In this study, we have analyzed the mechanism by which Nodal and BMP2/4 ligands pattern the D/V axis of the sea urchin embryo. We provide evidence that Nodal does not work as a long-range morphogen along the D/V axis but requires a relay molecule that we confirmed as BMP2/4. We first show that microinjection of an activated form of the Nodal receptor non-autonomously rescues dorsal structures in nodal morpholino injected embryo by inducing BMP signaling in cells located on the opposite side of the embryo. Second, by using a phospho-Smad immunostaining, we showed that, although BMP2/4 is expressed on the ventral side, BMP2/4 signaling is active exclusively on the dorsal side of the embryo, far away from its site of production. Third, we showed that the functions of BMP2/4 and of its putative receptor Alk3/6 are not required for specification of ventral cell fates but are essential for specification of dorsal cell fates. In addition, we have examined the expression and function of sea urchin Chordin and found it to be necessary to prevent BMP signaling on the ventral side. In contrast with the situation in other bilaterian models, however, the territories expressing chordin and BMP2/4 are not complementary but are congruent. Thus, although sea urchin embryos have a conserved BMP-Chordin axis, it is manifest by the activity of these molecules but not their site of production. Finally, we report that Chordin may not be required for diffusibility of BMP2/4 and that BMP2/4 signaling induces a positive feedback mechanism in responsive cells by inducing the expression of glypican 5, a positive regulator of BMP signaling and mobility. Based on our detailed dissection of D/V patterning in the sea urchin embryo, we propose a new model and discuss the evolutionary implications of these findings.


Nodal Does Not Act Directly as a Morphogen to Pattern the D/V Axis But Requires BMP2/4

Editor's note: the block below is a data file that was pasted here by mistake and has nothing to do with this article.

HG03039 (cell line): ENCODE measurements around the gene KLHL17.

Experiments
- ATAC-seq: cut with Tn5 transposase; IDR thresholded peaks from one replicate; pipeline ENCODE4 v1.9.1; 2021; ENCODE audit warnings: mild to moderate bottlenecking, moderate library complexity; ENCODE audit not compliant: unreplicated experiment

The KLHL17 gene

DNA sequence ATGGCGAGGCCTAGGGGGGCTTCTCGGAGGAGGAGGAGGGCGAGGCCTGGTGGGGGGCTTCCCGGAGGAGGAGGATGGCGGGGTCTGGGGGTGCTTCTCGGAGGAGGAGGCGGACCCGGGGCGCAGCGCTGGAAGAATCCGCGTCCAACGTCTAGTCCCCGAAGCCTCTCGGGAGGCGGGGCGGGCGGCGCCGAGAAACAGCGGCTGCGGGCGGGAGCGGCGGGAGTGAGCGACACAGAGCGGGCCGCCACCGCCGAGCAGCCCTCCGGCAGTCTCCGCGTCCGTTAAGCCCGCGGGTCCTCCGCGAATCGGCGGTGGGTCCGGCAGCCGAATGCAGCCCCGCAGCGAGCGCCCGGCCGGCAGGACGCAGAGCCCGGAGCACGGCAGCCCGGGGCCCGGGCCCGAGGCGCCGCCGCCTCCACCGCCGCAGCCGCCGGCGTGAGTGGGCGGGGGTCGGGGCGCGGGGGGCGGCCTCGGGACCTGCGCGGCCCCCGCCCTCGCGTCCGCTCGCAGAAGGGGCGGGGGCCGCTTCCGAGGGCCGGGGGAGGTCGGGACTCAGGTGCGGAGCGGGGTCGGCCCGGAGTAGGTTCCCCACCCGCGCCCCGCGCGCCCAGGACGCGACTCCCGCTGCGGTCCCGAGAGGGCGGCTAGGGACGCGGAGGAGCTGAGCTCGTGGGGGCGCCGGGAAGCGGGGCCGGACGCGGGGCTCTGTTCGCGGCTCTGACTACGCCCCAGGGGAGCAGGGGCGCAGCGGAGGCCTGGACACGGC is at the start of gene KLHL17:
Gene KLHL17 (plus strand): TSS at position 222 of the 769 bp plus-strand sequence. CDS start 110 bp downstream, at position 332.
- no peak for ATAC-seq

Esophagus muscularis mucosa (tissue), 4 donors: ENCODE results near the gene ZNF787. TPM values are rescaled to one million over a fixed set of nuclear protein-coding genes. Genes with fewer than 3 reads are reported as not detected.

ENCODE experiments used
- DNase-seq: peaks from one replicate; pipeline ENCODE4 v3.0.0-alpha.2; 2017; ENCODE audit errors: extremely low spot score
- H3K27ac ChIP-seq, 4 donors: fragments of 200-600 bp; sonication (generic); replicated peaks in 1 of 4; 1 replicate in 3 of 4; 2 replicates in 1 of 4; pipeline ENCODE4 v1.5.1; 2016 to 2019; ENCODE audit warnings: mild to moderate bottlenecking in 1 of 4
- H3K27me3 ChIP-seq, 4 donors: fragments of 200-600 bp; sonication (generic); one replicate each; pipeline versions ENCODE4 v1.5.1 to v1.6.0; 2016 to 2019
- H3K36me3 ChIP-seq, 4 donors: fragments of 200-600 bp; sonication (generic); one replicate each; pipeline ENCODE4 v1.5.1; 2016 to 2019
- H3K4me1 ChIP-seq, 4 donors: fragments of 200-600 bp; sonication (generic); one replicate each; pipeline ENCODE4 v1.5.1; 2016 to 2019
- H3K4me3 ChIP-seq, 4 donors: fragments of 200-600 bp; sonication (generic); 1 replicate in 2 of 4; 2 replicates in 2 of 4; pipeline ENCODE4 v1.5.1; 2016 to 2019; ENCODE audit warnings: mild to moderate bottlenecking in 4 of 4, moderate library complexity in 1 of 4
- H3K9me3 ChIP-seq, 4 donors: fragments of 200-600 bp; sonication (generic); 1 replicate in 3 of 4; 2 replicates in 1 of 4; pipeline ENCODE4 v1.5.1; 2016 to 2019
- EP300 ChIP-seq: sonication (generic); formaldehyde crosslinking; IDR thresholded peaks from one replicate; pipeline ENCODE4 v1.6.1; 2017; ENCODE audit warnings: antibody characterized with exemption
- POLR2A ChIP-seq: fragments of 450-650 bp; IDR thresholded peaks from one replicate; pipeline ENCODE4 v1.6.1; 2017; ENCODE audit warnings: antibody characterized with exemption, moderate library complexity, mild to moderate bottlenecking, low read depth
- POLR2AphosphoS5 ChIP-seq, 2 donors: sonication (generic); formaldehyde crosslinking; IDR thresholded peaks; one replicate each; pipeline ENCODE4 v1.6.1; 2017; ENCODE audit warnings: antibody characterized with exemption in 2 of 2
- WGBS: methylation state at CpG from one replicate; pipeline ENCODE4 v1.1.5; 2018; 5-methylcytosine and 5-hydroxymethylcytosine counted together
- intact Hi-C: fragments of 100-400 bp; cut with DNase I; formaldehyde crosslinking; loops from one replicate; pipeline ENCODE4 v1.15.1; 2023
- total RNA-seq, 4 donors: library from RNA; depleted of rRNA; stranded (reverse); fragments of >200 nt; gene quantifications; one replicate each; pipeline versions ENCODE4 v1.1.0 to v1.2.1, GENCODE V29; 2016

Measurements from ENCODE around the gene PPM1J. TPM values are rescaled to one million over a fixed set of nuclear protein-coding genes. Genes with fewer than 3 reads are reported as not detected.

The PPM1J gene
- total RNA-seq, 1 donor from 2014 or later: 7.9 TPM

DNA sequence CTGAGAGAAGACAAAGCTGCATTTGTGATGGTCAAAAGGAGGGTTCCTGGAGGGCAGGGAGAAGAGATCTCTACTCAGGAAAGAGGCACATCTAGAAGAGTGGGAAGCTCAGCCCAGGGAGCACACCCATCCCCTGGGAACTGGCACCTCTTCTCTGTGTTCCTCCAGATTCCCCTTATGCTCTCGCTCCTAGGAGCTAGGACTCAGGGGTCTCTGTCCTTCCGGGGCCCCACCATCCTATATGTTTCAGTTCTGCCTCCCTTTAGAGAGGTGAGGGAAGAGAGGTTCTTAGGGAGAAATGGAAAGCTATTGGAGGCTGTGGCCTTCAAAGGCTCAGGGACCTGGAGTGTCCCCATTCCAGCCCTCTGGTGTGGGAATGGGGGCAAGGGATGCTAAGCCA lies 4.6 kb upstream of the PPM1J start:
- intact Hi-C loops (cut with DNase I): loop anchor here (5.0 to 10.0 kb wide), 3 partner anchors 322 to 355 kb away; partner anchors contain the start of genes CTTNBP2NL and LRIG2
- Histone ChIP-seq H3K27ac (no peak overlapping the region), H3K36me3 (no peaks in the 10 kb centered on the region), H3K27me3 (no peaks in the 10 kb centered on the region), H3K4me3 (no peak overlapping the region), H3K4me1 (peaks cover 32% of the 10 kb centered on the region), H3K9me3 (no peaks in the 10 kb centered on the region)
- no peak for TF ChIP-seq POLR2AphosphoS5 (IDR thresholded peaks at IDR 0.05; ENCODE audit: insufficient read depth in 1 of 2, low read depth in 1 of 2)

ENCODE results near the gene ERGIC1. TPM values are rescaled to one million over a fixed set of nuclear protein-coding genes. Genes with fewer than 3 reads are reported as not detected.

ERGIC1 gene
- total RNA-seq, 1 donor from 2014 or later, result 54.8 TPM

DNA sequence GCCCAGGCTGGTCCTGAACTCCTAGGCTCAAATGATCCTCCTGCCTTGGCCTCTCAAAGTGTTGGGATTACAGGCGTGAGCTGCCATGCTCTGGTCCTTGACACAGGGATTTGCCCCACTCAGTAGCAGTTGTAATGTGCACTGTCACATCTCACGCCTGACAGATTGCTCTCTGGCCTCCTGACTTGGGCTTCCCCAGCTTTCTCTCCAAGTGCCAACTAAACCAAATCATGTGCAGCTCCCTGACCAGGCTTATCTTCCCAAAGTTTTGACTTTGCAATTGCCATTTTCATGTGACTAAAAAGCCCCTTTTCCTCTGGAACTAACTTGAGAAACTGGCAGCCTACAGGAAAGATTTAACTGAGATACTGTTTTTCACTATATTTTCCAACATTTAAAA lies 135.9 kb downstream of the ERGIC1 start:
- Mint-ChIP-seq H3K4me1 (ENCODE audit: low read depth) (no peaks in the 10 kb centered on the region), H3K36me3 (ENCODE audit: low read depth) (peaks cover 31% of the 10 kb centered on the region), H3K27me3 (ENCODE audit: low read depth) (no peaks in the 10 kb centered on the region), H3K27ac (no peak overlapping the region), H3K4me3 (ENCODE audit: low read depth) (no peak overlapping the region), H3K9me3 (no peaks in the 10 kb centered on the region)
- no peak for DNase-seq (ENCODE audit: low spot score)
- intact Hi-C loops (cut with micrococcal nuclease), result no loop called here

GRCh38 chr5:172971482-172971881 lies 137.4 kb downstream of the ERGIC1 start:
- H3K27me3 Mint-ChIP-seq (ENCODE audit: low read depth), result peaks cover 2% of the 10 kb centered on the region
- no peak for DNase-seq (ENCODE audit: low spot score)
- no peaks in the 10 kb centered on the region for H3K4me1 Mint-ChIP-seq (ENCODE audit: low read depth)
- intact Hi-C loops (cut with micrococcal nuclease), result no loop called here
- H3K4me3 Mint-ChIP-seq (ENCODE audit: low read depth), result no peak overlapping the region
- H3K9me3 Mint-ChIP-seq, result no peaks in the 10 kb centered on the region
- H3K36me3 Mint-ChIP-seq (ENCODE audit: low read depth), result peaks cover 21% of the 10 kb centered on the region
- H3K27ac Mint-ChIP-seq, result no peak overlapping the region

In order to test whether Nodal works as a morphogen along the D/V axis or through a relay molecule, we used an axis rescue assay [16]. We showed previously that microinjection of synthetic mRNA encoding the secreted Nodal ligand into one animal blastomere at the eight-cell stage fully rescues the D/V axis of embryos pre-injected with an antisense nodal morpholino oligonucleotide at the egg stage. To determine whether a long-range non-autonomous activity of Nodal is required for the rescue to be effective, we made use of the sea urchin Nodal receptor Alk4/5/7 [13]. To activate Nodal signaling cell autonomously, we constructed an activated form of this receptor by following a strategy similar to that used to make an activated version of the zebrafish Nodal receptor TARAMA, mutating the glutamine residue found in position 265 into an aspartic acid (see Figure S1S3) [28] and tested if injection of mRNA encoding this activated Nodal receptor into an animal blastomere at the eight-cell stage was able to rescue the radialized phenotype of nodal morphants (Figure 2A). Strikingly, all embryos (n>50) that received the alk4/5/7QD mRNA into an animal blastomere developed into normal pluteus larvae with a harmoniously patterned D/V axis indicating that the activated Nodal receptor was just as efficient as the Nodal ligand in this rescue experiment (Figure 2Bi, ii, vi, vii). Even embryos injected into a vegetal blastomere that, according to the fate map, will contribute to the endomesoderm as well as to the most vegetal part of the ectoderm were rescued to a considerable extent (Figure S1). As observed in the case of the rescue with the Nodal ligand, the progeny of the blastomere injected with alk4/5/7QD mRNA was always found on the ventral face of the rescued pluteus larvae, consistent with the idea that Nodal signaling promotes ventral fates (Figure 2Bii, vii). More importantly, this result indicates that Nodal signaling is not required outside the ventral ectoderm to specify the dorsal ectodermal fates, implying that Nodal induces a relay molecule that is in turn responsible for specification of the dorsal ectoderm.